Ed here: At his best Walter Hill is one of the true pure dark poets of American film.
This interview captures the essence of a major career that has had its troubles.
SATURDAY, SEPTEMBER 19, 2009
Walter Hill Interview FROM THE HOLLYWOOD INTERVIEW
Think Walter Hill and you likely think of his enormous hit 48 Hours or Brewster's Millions or Streets of Fire. Crowd pleasers for sure. But for me his more interesting work can be found in the more personal films he's done in the action genres. Southern Comfort, The Driver and Hard Times re a few of them. He's not always successful. I remember how disappointed I was sitting through Johnny Handsome. Most writers have had projects like that, where you just can't make the thing work the way you want it to. In the case of Johnny Handsome Hill resorted to heavy violence every time he seemed to run out of good ideas. Once in awhile the violence even got to be funny. Ellen Barkin and Lance Henriksen were SO tough they were parodies of tough. On the other hand Hill managed to take the Charles Bronson of Death Wish 9,10, 11 and 74 and turn him into an actual person. To me it's a small masterpiece, bitter, brutal but not without a certain elegaic quality as well, particularly in the closing scenes. All this said Hill is an extremely intelligent, articulate and engagingly modest guy. And this is one hell of a good interview.
From the interview:
Q I’m a big Anthony Mann fan, and there are a lot of parallels between your bodies of work. Mann said his movies were about “the use of violence by thoughtful men.”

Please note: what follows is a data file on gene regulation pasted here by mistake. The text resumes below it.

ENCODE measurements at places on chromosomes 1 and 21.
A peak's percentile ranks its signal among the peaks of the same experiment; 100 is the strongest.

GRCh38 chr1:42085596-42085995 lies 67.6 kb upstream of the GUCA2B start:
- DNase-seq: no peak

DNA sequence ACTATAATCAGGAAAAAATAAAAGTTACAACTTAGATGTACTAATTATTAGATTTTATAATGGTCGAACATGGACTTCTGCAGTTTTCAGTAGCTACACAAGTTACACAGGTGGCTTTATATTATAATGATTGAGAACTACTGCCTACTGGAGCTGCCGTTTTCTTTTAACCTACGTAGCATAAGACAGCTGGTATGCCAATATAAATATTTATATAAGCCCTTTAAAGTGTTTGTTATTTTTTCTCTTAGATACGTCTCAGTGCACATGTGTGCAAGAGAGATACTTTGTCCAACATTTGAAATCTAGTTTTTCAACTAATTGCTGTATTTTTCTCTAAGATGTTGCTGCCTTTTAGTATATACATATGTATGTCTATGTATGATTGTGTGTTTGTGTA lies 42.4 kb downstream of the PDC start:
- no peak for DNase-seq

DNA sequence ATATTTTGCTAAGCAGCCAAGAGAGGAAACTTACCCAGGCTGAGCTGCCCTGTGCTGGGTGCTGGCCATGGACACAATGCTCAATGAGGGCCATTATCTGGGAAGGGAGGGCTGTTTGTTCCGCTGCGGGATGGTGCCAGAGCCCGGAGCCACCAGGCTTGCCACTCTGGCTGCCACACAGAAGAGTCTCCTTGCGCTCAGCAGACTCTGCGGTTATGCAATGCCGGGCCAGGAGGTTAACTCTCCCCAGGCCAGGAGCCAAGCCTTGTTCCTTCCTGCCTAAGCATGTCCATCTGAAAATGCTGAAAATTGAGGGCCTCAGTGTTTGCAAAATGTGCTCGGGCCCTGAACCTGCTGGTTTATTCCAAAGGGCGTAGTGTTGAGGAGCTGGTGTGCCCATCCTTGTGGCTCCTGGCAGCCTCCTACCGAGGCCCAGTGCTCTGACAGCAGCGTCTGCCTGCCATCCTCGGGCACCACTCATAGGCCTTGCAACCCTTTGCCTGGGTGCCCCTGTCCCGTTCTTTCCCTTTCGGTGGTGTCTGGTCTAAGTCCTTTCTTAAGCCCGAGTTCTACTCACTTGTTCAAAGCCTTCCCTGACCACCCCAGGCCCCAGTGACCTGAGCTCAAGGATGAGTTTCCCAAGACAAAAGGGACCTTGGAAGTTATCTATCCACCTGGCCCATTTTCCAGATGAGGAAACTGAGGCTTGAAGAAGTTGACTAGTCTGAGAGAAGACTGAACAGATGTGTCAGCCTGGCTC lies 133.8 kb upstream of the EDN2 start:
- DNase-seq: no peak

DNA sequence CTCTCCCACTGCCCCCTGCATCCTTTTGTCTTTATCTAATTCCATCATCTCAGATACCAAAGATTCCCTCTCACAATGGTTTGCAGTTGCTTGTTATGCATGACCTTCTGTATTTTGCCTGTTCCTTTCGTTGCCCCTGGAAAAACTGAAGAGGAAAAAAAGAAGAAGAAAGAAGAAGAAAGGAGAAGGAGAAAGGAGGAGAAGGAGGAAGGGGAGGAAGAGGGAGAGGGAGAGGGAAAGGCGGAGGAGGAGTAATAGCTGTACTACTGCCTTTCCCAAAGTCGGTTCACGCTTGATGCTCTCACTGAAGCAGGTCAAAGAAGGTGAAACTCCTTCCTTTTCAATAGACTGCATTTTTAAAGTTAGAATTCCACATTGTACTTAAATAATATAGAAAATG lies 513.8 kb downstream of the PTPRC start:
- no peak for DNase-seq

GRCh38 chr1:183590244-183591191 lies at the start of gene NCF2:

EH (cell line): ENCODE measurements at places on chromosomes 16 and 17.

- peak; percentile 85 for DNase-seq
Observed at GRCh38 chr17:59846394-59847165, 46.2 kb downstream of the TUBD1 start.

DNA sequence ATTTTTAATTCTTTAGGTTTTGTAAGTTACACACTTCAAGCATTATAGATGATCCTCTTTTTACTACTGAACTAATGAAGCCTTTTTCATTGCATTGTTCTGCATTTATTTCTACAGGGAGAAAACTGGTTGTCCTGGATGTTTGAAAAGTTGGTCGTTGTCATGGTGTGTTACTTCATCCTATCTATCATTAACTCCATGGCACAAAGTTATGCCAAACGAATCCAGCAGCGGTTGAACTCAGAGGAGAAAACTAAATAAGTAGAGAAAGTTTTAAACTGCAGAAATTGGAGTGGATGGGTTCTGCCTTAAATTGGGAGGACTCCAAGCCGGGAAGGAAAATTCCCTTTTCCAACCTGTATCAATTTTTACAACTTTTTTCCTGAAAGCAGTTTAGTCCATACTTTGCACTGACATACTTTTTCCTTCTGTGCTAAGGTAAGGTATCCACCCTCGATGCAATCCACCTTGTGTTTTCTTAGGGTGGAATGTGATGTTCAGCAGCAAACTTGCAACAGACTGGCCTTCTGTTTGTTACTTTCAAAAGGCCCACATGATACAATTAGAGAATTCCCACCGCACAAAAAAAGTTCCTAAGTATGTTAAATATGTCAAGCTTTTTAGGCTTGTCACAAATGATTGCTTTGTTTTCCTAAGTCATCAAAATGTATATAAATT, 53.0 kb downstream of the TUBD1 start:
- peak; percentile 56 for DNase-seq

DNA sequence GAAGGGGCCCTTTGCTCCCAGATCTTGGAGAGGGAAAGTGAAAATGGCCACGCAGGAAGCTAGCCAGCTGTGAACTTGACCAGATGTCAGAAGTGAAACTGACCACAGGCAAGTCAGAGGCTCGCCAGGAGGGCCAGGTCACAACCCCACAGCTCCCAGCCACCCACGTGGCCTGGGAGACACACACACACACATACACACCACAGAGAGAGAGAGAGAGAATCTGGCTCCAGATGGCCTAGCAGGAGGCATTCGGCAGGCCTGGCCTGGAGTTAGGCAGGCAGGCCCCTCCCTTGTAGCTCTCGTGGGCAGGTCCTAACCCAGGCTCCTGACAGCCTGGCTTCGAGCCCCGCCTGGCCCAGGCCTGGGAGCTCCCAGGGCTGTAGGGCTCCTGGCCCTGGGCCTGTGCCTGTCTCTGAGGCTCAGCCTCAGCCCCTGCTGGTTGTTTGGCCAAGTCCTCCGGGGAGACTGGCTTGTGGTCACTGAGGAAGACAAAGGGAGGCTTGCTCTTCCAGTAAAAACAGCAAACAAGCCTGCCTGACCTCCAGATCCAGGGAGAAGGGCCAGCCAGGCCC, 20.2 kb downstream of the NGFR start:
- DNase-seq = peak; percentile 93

H The kinds of stories I like to tell are part of a tradition—and I’m not comparing myself to, or placing myself as the equal of some of the great storytellers I’m going to mention; I’m artistically modest, as everyone ought to be—but it’s the tradition practiced by Robert Aldrich, Anthony Mann, Don Siegel, Howard Hawks, Sam Fuller.
I think there’s less room in the marketplace now for the kinds of stories I enjoy telling, and which I tend to think of as my strength; action movies today are more fantasy, exaggerated, comic book… That sounds pejorative… but tastes change. Audiences change. I think the older tradition was more intellectually rigorous, and the newer tradition is more pure sensation… and that’s not necessarily bad. It’s the old Apollonian vs. Dionysian controversy… Nietzsche might very well have liked the newer films more than the older ones… (laughs)
Q I was thinking about why things have changed. Do you think in the time of Ford, Hawks, Mann—when these kinds of films were being made regularly—the audience, the studio bosses, and those directors all shared a more common sense of morality?
H Sure. I talked to Lindsay Anderson about this once; he’d made the remark about what a lucky director John Ford was… that in addition to his great talent, his sensibility was by and large in step with that of the mass audience. An obvious contrary example would be Orson Welles, who did not come along at the perfect time to find an audience for his vision, an audience that would have made his work commercially sustainable.